Headquartered in Glasgow, ScottishPower was formed in 1990 and became one of the former "big six" when the UK's energy industry was opened up to competition. Since then it has maintained its position as one of the UK's biggest energy suppliers, partly as a result of taking on the customers of failed suppliers as the energy market crisis developed.
As one of the biggest energy suppliers in the UK, there are a wide range of ScottishPower tariffs on offer to help meet the needs of as many customers as possible.
Like most energy providers operating in the UK, ScottishPower is subject to Ofgem's energy price cap. The cap sets the maximum rate that can be charged for ScottishPower's Standard tariff. The cap was set at its highest ever level of £1,971 in February 2022, coming into effect in April. ScottishPower therefore set its SVT rate at £1,970.53.
In August 2021, Ofgem announced that it would be increasing the level of the price cap by 12% to £1,277. As a result, ScottishPower announced an increase in its standard variable tariff to that new cap level. The prices will come into effect on 1 October 2021.
In February 2021, ScottishPower prices were increased by 9% on the supplier's standard variable tariff in line with the new price cap rate announced by Ofgem. The price rise came into effect on 1 April 2021 and affected customers on ScottishPower's Standard tariff. Prices on this plan increased to £1,138 per year for average usage - a price rise of around £96 per year.
The table below shows recent changes to ScottishPower prices, alongside changes by the rest of the big six energy suppliers:
In August 2020, ScottishPower announced it would reduce the average price of its standard variable tariff by 7% as of 1 October 2020. This price cut was in line with the revised energy price cap, and reduced the average cost of a standard variable tariff for ScottishPower customers by £84 a year.
In March 2020, ScottishPower prices were cut by 1% on the supplier's standard variable tariff, in effect from 1 April. Once again, the reduction was in line with the reduced announced in February 2020.
In August 2019, ScottishPower prices dropped by an average of £76 per year (6%) on its standard variable tariff, also in reaction to a drop in the price cap rate.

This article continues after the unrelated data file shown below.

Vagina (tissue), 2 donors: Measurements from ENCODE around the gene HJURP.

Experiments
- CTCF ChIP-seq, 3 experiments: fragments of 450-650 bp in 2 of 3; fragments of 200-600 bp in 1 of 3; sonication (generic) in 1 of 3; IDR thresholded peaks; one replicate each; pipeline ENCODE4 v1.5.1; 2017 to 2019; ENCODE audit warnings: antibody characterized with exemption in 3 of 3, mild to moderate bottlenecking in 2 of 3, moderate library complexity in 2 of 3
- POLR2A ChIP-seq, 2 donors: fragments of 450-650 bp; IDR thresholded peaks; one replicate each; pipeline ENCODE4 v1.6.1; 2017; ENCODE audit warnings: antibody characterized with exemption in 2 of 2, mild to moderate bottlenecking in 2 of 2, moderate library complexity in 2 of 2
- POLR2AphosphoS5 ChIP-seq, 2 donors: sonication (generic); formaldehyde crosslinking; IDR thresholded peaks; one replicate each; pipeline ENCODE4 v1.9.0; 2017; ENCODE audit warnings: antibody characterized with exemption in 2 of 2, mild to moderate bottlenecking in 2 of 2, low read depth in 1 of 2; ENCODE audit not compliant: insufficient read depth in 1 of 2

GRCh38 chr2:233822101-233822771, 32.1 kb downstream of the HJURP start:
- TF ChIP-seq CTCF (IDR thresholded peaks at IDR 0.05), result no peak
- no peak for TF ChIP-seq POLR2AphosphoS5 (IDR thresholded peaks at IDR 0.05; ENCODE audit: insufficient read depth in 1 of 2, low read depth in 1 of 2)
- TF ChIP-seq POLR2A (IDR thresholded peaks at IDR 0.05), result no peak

In February 2019, ScottishPower became the fifth of the big six energy suppliers to announce a price rise in reaction to the change in price cap at the time.
From 1 April 2019, rates for ScottishPower's standard variable tariff increased by £117 (10%), in line with the increased energy price cap of £1,254 per year.
In April 2018, ScottishPower prices were increased by 5.5% to customers on its standard variable rate plan, effective 1 June 2018. The change saw costs increase by £63 per year on average.
You can find out more about ScottishPower's price changes and what to do in our guide.
ScottishPower tariffs all include 100% green electricity, using wind energy and smart grids. It has sold its gas plants and is closing its coal-fired power stations, as well as taking steps to reduce its general carbon footprint wherever possible.
ScottishPower was appointed by energy regulator Ofgem to take on the customers of Tonik Energy when the supplier ceased trading. Tonik Energy's 150,000 customers were transferred to ScottishPower tariffs from October 2020.
Ofgem appointed ScottishPower as the Supplier of Last Resort for both Entice and Orbit Energy when the suppliers went bust as a result of the energy market crisis. ScottishPower took on the suppliers' respective 5,400 and 65,000 customers in November 2021.
ScottishPower took on the customers of Extra Energy when the small supplier ceased trading in November 2018. Extra Energy's 108,000 domestic energy customers were placed on ScottishPower tariffs as part of the takeover.
ScottishPower was appointed as the new supplier for customers of Yorkshire Energy, which ceased trading in December 2020. Yorkshire Energy's 74,000 customers were automatically moved to ScottishPower tariffs.
ScottishPower has had a relationship with Cancer Research in the UK since 2012. Through employee fundraising, their Help Beat Cancer energy tariff, sponsorship of the Race for Life and Stand Up To Cancer campaigns, they have raised more than £20 million for the charity organisation.
The energy market is challenging and unpredictable at the moment and there is a certain level of risk to some suppliers - find out why in our energy market Q&A guide.
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